Above, left: Detail from  Instant #4 , Lindsey Kocur, acrylic, ink, spray paint, wood laminate, acetate, mica and glitter on wood panel, center: Detail from  Sleeping Giant , John Campbell, gouache on paper, right:  Gestalt_2 (Brooklyn Misremembered) , Mike Ryczek, oil and pencil on masonite

Above, left: Detail from Instant #4, Lindsey Kocur, acrylic, ink, spray paint, wood laminate, acetate, mica and glitter on wood panel, center: Detail from Sleeping Giant, John Campbell, gouache on paper, right: Gestalt_2 (Brooklyn Misremembered), Mike Ryczek, oil and pencil on masonite

January 16  - March 9, 2016

Sat, 1/16, 4-6 pm: Opening Reception

Sat, 2/6, 4-6 pm: Waxing Poetic - an afternoon with encaustic artist Amy Keller

Sat, 2/13, 4-6 pm: Romancing the Square - events throughout Capitol Square

Sat, 2/27, 4-6 pm: Portrait of the Artists - Nick Noyes' documentaries on the exhibition's three artists. Screening and Artist Talk starts at 4:30 pm

Construct, Belief and Nostalgia: how the gallery setting affects artists' intent

13FOREST Gallery has a 500 square-foot exhibition space with movable walls that make it versatile. For Construct, Belief and Nostalgia we're calling playful attention to the gallery environment by setting up the exhibition space as three "rooms" that allow the artists to develop separate themes. While our intention is for the show's work to be viewed and interpreted alone, in such a small space it's impossible not to consider it as a whole or within the broader context of work by other artists in the rest of the gallery. It might befit the exhibition to remove the comma from its title to form “construct belief and nostalgia” since viewers will easily form associations and meanings over which the artists have no control.

In addition to our exhibition, we are presenting short documentaries on each of the three artists in Construct, Belief and Nostalgia by filmmaker Nick Noyes. The documentary series, Portrait of the Artists, will explore each artist's process, personal history and thematic focus within the exhibition. On Saturday, February 27, 4-6 pm, we will host a reception with a special screening of the documentaries and an artist talk starting at 4:30 pm.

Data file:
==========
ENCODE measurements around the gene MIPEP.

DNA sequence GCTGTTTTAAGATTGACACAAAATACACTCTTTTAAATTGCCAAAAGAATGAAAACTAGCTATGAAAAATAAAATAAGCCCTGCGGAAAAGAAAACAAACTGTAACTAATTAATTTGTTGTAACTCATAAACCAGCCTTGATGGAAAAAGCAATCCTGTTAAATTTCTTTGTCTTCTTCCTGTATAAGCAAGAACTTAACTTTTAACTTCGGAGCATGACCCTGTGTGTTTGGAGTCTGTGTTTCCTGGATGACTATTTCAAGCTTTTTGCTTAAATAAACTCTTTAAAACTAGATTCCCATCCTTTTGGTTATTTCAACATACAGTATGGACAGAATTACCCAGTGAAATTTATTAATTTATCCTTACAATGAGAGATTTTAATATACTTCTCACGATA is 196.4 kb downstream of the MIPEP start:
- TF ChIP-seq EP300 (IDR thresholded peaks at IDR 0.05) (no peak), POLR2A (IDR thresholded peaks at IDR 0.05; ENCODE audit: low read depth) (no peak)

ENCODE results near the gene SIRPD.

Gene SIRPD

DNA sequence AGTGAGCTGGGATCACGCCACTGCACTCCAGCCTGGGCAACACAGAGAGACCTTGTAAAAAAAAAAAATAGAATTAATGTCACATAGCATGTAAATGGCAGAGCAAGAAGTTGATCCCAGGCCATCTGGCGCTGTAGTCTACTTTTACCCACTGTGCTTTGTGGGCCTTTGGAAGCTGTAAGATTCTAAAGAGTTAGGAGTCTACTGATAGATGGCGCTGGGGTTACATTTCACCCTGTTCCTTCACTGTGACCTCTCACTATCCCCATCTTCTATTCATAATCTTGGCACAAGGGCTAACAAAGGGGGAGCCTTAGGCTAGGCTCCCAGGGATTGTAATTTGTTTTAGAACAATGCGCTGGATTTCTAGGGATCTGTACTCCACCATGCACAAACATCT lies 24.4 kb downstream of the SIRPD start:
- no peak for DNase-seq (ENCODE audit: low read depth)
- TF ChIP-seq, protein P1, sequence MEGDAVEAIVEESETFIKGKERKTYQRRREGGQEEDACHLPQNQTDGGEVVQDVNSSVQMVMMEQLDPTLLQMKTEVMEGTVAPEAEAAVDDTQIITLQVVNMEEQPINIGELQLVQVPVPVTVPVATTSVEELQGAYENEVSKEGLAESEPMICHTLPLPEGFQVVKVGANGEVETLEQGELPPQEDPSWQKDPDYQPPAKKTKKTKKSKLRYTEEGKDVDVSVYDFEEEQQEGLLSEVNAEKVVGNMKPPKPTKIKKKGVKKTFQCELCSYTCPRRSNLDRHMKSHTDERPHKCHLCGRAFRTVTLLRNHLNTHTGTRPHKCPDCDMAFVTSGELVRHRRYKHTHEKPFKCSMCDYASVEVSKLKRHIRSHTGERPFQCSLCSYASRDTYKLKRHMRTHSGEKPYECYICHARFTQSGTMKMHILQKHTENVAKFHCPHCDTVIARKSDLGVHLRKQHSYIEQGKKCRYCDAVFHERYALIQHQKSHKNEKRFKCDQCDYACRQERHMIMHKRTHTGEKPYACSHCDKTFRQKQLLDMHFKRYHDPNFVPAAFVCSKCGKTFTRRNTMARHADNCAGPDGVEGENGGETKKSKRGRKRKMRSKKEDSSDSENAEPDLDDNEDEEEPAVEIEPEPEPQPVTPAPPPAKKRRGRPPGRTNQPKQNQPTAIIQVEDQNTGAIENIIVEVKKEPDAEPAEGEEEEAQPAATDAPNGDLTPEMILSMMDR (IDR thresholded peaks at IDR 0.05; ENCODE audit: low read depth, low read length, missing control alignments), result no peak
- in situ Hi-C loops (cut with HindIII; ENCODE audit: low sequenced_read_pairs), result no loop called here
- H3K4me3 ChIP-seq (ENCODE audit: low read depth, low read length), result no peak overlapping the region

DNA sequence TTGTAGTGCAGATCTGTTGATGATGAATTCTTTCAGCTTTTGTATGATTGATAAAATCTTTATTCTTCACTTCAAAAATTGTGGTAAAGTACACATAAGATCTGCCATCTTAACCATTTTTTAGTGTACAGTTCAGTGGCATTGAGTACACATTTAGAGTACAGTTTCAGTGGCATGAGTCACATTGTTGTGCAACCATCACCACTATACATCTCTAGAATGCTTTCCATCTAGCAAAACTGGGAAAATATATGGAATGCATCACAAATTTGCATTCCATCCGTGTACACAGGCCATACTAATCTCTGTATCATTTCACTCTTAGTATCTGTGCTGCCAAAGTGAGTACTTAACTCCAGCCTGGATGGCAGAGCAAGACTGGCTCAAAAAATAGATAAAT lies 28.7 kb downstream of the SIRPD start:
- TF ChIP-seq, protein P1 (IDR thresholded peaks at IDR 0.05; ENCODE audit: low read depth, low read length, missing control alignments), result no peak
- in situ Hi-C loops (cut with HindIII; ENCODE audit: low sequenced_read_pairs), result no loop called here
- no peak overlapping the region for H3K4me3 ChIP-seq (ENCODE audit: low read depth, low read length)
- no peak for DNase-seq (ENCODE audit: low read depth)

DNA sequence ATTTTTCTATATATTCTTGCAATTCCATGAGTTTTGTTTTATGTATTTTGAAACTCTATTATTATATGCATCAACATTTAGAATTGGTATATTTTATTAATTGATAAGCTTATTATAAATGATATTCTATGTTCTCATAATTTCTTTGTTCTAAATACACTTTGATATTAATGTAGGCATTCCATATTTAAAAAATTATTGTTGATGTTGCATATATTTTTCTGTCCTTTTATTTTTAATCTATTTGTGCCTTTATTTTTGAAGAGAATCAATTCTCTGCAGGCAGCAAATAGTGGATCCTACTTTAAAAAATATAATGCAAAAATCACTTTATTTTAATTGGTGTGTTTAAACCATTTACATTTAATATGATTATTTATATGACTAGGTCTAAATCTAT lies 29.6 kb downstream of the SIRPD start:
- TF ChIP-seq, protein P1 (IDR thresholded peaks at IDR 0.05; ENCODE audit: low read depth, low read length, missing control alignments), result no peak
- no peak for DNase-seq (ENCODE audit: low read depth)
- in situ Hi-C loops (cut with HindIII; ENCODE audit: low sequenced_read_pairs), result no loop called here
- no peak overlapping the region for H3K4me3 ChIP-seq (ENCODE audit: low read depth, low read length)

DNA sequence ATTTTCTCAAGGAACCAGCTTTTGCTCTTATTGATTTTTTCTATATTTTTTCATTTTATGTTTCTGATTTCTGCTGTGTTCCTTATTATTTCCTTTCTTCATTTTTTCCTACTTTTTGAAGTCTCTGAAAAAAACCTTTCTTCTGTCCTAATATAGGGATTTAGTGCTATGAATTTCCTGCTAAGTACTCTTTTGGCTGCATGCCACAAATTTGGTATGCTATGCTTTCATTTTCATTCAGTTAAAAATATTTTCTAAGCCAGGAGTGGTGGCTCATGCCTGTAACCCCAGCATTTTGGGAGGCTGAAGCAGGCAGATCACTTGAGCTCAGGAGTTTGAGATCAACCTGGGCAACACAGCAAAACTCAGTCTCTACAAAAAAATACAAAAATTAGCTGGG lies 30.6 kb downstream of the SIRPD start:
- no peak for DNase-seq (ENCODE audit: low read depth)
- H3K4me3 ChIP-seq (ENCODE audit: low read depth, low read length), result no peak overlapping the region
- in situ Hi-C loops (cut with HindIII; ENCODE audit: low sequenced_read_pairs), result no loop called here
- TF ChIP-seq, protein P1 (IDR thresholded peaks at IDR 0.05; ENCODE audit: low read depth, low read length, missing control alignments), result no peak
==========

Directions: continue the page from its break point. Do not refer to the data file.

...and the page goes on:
About the Artists

John Campbell grew up in Muncie, Indiana, where his parents worked for the creator of the comic strip Garfield. He moved to the East Coast to earn a BFA in painting from the Rhode Island School of Design. His artwork draws its inspiration from Mughal and Indian miniature painting as well as religious art from around the world. He creates meticulously detailed worlds in a miniaturist style, incorporating characters from mythology into scenes where they take on new meaning. His artwork has been featured on the covers of Nature and Neuron magazines and his illustrations in Current Biology. John lives in Somerville and works as a freelance science illustrator and an art teacher in Lexington, Massachusetts.


Lindsey Kocur holds an MFA in Studio Art from Tufts University in partnership with the School of the Museum of Fine Arts. She currently lives in Dedham, Massachusetts. Lindsey's paintings simulate encounters with the built environment in its many forms, whether they appear as settings for daily life, stages for entertainment or backdrops for advertising. Elements of idealistic, contemporary living blend with references to past architectural movements to highlight persistent social issues inherent in design. She uses images from online and print sources that communicate rapidly changing fashion trends and promote newness to elicit desire, drive commerce and inform identity. While such imagery mimics seductive, flawless representations of life, Lindsey's hand-painted surfaces reveal human qualities in a world longing for perfection and control.


Mike Ryczek graduated from Montserrat College of Art in Beverly, Massachusetts in 2006 with a BFA in Illustration. He now lives and works as a painter and designer in Wellesley, Massachusetts. Mike's primary interest is in dismantling objects to make sense of the world, including the raw materials used in art. In his work, he captures the tangible world, illuminates its subtleties and employs abstract shapes and color to communicate strong concepts - particularly the oddities and contradictions of the human condition. "Art for me serves two main purposes," says Mike, "it's a mode of cathartic release and fulfillment for the artist, and a projector screen onto which viewers can see their own most inexplicable and intimate thoughts and feelings expressed in ways that they might not be able to express themselves."

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